I can still get giddily excited about things, musical and otherwise.  Being accepted as a board game reviewer by Games Quest had me literally skipping up the stairs of my house in joy, for example, while every message that brings with it the possibility of a commission has me punching the air with joy and awarding myself time off for a coffee.

Often my greatest delights come from the unexpected, though, such as having a table named after me at a wedding reception (the theme was British composers), receiving a dedication in a book (forthcoming), or being mentioned in a young composer’s biography as one of their teachers.  These small pleasures, above and beyond the everyday, bring me genuine and lasting happiness, the more so because they are so quirky.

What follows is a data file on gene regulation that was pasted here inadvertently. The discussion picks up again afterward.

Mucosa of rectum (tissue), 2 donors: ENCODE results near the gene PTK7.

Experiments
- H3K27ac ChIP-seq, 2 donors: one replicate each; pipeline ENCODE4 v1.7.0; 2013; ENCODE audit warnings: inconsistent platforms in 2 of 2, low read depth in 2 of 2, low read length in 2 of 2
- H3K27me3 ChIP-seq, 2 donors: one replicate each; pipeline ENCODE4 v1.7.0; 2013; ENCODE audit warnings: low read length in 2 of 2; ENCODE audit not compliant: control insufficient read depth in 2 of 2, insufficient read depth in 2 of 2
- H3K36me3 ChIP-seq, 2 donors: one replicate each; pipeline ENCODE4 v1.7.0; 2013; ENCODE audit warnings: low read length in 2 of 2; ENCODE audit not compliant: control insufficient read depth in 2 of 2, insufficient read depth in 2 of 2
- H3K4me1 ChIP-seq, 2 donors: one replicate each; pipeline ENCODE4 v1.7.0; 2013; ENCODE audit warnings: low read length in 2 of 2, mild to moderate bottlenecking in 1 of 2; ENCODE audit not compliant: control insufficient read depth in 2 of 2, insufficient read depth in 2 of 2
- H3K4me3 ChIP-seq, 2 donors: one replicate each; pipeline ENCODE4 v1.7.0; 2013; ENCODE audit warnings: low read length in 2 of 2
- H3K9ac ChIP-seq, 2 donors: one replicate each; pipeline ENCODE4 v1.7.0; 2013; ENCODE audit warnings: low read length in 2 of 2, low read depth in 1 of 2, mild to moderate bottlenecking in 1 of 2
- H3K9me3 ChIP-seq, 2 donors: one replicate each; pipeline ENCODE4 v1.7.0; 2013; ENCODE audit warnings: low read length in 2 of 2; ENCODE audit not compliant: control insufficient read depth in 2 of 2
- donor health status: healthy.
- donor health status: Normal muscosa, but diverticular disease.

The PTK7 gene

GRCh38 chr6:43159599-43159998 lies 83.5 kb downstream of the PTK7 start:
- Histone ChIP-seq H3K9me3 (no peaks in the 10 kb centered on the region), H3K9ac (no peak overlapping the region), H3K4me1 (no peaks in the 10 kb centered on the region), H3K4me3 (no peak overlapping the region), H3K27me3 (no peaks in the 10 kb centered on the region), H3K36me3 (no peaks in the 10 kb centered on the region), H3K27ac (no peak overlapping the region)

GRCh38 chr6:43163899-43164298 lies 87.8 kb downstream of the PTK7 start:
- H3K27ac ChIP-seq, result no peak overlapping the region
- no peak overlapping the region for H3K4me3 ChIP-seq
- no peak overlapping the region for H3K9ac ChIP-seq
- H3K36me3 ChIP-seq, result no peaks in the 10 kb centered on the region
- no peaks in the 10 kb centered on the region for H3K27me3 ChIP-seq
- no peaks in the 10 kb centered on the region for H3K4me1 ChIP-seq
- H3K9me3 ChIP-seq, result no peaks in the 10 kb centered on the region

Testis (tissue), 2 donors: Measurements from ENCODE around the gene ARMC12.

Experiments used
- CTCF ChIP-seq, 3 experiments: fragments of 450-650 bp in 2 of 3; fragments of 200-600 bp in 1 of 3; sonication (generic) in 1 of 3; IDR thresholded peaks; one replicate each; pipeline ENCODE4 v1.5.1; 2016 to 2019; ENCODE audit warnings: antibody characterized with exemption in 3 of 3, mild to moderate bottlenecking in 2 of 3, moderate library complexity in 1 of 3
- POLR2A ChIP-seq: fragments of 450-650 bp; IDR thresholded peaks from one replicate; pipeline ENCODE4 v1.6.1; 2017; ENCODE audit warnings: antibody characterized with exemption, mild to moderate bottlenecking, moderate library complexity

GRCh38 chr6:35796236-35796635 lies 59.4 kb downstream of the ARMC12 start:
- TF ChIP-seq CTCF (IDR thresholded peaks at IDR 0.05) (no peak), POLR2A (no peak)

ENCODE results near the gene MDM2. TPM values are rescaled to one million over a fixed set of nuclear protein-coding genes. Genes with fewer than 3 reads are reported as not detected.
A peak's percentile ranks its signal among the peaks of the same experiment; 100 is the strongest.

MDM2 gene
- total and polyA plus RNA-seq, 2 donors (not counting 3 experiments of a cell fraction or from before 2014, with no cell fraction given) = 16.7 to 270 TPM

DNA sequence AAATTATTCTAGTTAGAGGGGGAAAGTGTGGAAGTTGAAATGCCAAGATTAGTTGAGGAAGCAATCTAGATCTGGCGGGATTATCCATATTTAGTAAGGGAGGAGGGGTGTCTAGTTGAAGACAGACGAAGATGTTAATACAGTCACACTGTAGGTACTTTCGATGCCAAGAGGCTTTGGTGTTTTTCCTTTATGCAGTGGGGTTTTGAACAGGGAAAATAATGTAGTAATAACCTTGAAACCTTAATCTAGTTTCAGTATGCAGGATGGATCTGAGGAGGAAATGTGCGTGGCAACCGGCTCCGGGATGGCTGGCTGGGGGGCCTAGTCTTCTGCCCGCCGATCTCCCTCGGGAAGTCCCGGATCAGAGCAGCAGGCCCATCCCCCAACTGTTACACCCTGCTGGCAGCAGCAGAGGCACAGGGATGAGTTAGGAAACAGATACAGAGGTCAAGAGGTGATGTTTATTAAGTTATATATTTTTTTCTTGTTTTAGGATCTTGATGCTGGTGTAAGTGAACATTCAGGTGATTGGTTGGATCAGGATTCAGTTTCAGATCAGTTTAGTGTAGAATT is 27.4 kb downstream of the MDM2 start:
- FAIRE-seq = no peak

An email on Saturday, however, brought the hint of a joyous tear to these jaded eyes, as it informed me that I have been given permission to play the organ at the Thomaskirche in Leipzig after Evensong on 21st October.  That’s the Thomaskirche in Leipzig, Bach’s church.

This will surely rank above conducting in Haydn’s concert hall, shaking the hand of Christopher Finzi, even (yes, even!) playing Bohemian Rhapsody on Freddie’s Fazioli, and I know that the experience will change me in some small way, pretentious as it may sound.  To study and know a composer’s life and work is one thing, but to inhabit their spaces represents another level entirely.

The only question now is what to play.  I jest, of course, because it could never be anything but a work by the master himself, my own notes woefully inadequate by comparison, if always aspiring to express even a little of that greatness.

 

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